Cubs’ Kyle Hendricks taps into best version of himself in return to rotation

The last at-bat of Kyle Hendricks’ start Wednesday had some of the unfamiliar twists and turns that made his outing so successful. He got the Giants’ Heliot Ramos to foul off a curveball for strike two. And in a 2-2 count, he threw a sinker up and in to induce Ramos to ground into a fielder’s choice.

“[Catcher Miguel Amaya] called a lot of curveballs for me, just a good mix, throwing heaters up, things I wouldn’t normally do, probably,” Hendricks said after the Cubs’ 6-5 victory against the Giants. “But if it’s unpredictable to me, I think that’s a good thing right now. It’s being unpredictable for the hitters, too.”

In Hendricks’ first start back in the rotation, after being relegated to the bullpen for four weeks, he held the Giants to one run through 5⅔ innings. He carried a no-hit bid through five innings and only allowed a double and a bunt single.

He wasn’t “vintage Kyle.” He’d put a twist on what had made him successful in the past with the hope of unlocking the most effective version at this stage of his career. On Wednesday, it helped the Cubs claim their first series victory since they swept a two-game set against the White Sox on June 4-5. In series of three games or more, the Cubs hadn’t claimed a series victory since May 10-12 at Pittsburgh.

“With his accomplishments and his career, it’s easy to say, ‘This is the way I’ve done it,’ ” manager Craig Counsell said. “And Kyle’s real gift is that he’s just open, and he’s willing to make those adjustments and make changes. And that’s why you end up in a place like this.”

It has been an up-and-down season for Hendricks. He recorded a 12.00 ERA in his first five starts before landing on the 15-day IL (lower back strain) amid his struggles.

He returned earlier than originally planned, as the injury bug swept through the Cubs’ pitching staff, and put together a strong one-run, five-inning outing in Pittsburgh. But the execution issue that plagued him early on returned the next start. He surrendered seven earned runs to the Pirates and was demoted to the bullpen shortly after.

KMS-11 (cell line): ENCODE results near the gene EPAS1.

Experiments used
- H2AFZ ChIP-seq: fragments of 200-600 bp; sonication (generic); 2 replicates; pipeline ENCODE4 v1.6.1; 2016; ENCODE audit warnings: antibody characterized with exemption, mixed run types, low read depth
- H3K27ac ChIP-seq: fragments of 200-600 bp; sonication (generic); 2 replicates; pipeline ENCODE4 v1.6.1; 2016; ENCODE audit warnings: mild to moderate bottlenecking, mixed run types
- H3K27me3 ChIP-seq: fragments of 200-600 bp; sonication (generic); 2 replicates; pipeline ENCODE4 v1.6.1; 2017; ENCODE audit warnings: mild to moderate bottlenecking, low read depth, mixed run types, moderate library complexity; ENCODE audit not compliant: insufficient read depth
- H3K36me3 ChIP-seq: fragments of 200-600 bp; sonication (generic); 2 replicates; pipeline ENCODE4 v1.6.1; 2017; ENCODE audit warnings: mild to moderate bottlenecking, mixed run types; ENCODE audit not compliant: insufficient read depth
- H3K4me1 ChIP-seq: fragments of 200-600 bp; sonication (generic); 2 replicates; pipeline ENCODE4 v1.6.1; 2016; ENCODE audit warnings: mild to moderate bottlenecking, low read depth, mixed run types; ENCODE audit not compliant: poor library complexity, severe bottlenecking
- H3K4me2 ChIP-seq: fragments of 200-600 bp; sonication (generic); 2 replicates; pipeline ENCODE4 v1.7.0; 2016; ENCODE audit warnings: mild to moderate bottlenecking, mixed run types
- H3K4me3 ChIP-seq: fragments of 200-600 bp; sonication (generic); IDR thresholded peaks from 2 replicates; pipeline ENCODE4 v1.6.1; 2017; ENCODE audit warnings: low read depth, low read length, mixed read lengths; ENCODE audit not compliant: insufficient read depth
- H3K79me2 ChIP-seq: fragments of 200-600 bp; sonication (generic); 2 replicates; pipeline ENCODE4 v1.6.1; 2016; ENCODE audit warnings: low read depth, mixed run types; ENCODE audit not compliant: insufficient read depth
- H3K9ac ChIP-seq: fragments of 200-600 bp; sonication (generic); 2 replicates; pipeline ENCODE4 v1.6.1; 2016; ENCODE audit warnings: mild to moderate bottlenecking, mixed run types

The Cubs hoped the move, in addition to strengthening the rotation while Hendricks honed his mechanics, would help put him in attack mode by the nature of the new role.

When Ben Brown (neck) and Jordan Wicks (strained right oblique) landed on the IL, another opportunity in the rotation opened up.

“Having two young guys go out is tough,” Hendricks said. “You never want to see that, especially two of our best pitchers this year. So it shouldn’t happen to be back in there. But take advantage of it, just tried to do what I could for the team.”

Hendricks’ eight strikeouts were his most in a game since May 16, 2021 at Detroit.

“That goes to Miggy,” Hendricks said. “Miggy’s been so dialed in. He’s been calling such a good game, and it’s been allowing me to get out of my own way, in a way.”

Hendricks’ curveball accounted for 17% of the pitches he threw Wednesday, according to Statcast, well above his high-water mark in any other start this year.

He also reached a career milestone, surpassing 1,500 innings pitched for the Cubs, which put him on an exclusive list that includes only five others in the expansion era (since 1961): Fergie Jenkins, Rick Reu-schel, Greg Maddux, Carlos Zambrano and Bill Hands.

When Hendricks walked off the mound, after recording the second out of the sixth inning, Cubs fans sent him off with a standing ovation.

“I think it’s respect as much as anything,” Counsell said. “They understand what Kyle has been through, and so to have it happen was really cool.”

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